Gavdos/Crete Permanent Altimeter Calibration Facilities: 'Fiducial Reference Measurements for absolute and relative calibration of satellite altimetry'
- (Technical University of Crete, School of Mineral Resources Engineering, Geodesy & Geomatics Engineering Laboratory)
This research task aims at continuing that long‐term service for calibration of existing and future satellite altimeters using the Permanent Altimeter Calibration Facility in Gavdos and Crete, Greece. These Cal/Val facilities have been established in 2001 and have been seamlessly operating and providing absolute reference results for all world satellite altimeters. The location of the Gavdos and Crete Island, in the center of East Mediterranean, constitutes a strategic location for the calibration of satellite altimeters on a world level, and also for monitoring absolute sea level and climate change on a continuous and long‐term basis.
This Cal/Val infrastructure will provide fiducial reference measurements for the absolute calibration for the ascending and descending orbits of baseline missions, such as those of Jason satellites (i.e., Jason‐2, Jason‐3, Sentinel‐6/Jason‐CS, etc.), ESA missions (CryoSat-2, Sentinel‐3, etc.), as well as for the relative calibration against other altimetric missions (e.g., the Chinese HY‐2). It will also make preparations for the future altimetric missions, such as that of SWOT and the Japanese COMPIRA, operating in different measuring modes and frequencies. Finally, satellite radiometric measurements will be monitored at this infrastructure against atmospheric path delays determined by a regional, continuously operating network of 13 permanent GNSS sites as well as by a radiometer.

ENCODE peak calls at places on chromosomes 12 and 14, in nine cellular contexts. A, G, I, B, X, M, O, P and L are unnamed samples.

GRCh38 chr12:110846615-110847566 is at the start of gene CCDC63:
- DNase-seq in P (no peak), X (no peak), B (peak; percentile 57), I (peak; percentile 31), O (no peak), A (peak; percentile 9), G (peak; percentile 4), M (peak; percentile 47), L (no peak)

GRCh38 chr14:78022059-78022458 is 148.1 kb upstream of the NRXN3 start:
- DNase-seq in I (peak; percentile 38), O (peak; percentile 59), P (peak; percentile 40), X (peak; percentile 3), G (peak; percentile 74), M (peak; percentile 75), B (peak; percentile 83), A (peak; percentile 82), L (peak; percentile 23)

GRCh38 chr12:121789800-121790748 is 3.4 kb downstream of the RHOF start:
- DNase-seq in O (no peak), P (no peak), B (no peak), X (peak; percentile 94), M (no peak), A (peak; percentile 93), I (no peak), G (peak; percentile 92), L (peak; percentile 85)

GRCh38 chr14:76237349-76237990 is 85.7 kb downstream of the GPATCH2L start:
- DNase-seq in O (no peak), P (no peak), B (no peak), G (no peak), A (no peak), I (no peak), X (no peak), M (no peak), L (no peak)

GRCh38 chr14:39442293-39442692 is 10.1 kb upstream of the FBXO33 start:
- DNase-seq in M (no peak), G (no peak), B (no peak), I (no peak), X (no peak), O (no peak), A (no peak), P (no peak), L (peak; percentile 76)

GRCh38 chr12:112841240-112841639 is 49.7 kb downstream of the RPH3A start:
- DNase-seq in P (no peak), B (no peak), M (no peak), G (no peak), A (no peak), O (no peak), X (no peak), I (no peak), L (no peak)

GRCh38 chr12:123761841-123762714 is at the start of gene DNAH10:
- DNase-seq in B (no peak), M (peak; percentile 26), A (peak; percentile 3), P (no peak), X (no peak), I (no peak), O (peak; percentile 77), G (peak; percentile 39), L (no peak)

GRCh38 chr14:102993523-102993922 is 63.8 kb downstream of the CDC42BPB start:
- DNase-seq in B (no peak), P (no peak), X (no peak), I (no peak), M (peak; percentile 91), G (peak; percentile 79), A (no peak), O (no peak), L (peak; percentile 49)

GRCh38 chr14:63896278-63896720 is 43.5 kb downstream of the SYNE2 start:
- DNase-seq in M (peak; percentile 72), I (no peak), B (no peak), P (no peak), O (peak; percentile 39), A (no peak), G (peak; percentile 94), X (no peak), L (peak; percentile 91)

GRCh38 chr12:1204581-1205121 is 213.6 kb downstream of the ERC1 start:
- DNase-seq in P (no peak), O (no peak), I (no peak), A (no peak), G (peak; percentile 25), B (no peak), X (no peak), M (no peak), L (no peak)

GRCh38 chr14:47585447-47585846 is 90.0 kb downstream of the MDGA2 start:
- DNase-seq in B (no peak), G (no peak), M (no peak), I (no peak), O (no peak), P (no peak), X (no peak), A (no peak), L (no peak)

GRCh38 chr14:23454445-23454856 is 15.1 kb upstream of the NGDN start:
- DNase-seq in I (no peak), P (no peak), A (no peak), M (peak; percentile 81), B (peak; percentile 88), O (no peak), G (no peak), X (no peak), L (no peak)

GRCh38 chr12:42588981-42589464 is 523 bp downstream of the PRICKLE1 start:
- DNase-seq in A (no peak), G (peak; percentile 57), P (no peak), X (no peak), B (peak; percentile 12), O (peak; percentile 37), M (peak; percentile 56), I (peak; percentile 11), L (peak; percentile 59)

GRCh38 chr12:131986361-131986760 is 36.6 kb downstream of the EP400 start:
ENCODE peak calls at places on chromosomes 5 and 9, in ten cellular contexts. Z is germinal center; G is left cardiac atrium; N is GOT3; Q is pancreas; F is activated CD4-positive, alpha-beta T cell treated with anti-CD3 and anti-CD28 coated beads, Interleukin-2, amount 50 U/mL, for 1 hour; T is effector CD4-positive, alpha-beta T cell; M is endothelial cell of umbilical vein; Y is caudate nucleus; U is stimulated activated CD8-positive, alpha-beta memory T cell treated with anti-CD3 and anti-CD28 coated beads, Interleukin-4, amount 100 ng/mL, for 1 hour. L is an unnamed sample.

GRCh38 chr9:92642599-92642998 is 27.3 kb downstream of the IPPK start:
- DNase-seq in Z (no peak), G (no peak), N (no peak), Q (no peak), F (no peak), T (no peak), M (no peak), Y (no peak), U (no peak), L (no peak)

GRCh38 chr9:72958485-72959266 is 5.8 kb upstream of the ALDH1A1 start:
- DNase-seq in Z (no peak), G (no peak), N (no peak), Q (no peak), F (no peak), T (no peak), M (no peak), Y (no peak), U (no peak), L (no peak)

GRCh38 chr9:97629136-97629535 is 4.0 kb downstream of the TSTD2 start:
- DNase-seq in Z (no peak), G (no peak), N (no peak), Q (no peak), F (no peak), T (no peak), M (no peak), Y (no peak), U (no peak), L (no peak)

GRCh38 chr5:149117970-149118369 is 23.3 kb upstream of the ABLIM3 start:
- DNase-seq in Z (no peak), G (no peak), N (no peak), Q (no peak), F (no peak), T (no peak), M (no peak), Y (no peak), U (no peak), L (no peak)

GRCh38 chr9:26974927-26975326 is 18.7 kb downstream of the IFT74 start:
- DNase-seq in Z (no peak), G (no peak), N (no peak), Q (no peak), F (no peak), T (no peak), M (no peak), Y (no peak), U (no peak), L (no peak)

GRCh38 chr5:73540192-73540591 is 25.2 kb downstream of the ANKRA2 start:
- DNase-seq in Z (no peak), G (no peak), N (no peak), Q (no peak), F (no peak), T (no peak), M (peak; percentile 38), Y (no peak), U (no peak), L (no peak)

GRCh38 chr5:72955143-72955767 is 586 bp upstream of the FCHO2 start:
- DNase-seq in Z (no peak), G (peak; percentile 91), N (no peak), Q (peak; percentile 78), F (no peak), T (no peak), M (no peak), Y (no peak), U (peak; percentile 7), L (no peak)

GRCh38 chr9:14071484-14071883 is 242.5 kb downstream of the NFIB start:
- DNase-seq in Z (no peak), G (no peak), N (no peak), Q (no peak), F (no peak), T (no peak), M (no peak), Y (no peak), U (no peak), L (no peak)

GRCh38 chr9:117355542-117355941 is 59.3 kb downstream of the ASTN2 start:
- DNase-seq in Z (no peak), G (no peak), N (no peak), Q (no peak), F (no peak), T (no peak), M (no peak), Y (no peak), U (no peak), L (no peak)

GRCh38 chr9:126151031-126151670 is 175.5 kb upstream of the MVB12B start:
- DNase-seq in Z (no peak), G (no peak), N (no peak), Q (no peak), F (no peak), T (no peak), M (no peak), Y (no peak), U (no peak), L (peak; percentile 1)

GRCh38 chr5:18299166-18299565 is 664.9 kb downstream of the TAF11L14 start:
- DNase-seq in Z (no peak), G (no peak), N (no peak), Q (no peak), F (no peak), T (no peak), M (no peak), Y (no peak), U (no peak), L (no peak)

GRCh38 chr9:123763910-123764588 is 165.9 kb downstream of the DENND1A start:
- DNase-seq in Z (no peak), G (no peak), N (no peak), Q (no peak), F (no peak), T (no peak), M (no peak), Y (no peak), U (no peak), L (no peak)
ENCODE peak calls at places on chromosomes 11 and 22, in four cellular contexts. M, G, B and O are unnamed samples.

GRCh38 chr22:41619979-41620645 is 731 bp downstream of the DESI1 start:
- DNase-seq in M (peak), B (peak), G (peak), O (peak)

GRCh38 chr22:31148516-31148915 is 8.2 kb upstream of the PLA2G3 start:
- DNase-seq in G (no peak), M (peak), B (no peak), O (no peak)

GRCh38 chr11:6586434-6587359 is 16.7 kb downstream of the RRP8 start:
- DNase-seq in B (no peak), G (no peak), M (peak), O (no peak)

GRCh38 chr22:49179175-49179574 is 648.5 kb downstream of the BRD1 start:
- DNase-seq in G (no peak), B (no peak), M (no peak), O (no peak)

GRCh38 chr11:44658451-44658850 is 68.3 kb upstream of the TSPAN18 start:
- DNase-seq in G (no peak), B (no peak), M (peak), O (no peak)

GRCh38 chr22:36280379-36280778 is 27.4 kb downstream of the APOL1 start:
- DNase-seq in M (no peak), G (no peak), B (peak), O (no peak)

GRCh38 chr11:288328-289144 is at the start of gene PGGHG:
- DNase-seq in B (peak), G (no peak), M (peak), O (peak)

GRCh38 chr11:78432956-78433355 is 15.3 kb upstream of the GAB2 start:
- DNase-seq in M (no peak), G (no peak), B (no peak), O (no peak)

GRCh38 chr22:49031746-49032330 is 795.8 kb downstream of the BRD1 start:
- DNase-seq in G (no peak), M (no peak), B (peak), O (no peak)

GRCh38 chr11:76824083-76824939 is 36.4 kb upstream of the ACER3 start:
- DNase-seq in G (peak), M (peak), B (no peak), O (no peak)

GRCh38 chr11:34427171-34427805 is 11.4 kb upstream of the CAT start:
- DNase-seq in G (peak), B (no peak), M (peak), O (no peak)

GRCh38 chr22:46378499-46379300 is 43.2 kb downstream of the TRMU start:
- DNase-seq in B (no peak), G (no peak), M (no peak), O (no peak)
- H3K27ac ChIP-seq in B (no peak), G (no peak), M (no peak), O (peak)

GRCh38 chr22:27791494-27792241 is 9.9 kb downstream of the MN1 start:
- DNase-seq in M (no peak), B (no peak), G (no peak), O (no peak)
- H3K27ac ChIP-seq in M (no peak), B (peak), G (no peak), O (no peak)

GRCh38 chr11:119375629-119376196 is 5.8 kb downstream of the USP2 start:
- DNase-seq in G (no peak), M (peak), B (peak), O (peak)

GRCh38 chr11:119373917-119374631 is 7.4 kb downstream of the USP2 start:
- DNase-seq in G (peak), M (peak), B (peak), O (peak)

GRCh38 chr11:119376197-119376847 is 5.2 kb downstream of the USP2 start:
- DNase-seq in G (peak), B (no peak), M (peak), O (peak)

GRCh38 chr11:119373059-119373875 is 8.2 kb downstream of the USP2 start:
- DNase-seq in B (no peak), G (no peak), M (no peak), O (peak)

This fiducial reference site in Gavdos/Crete for satellite altimeters will consistently and reliably determine (a) absolute altimeter biases and their drifts; (b) relative bias among diverse missions; but also (c) continuously and independently connect different missions, on a common and reliable reference. Results from this fiducial reference site should be based on historic Cal/Val site records, and would be the yardstick for building up capacity for monitoring the climate change records.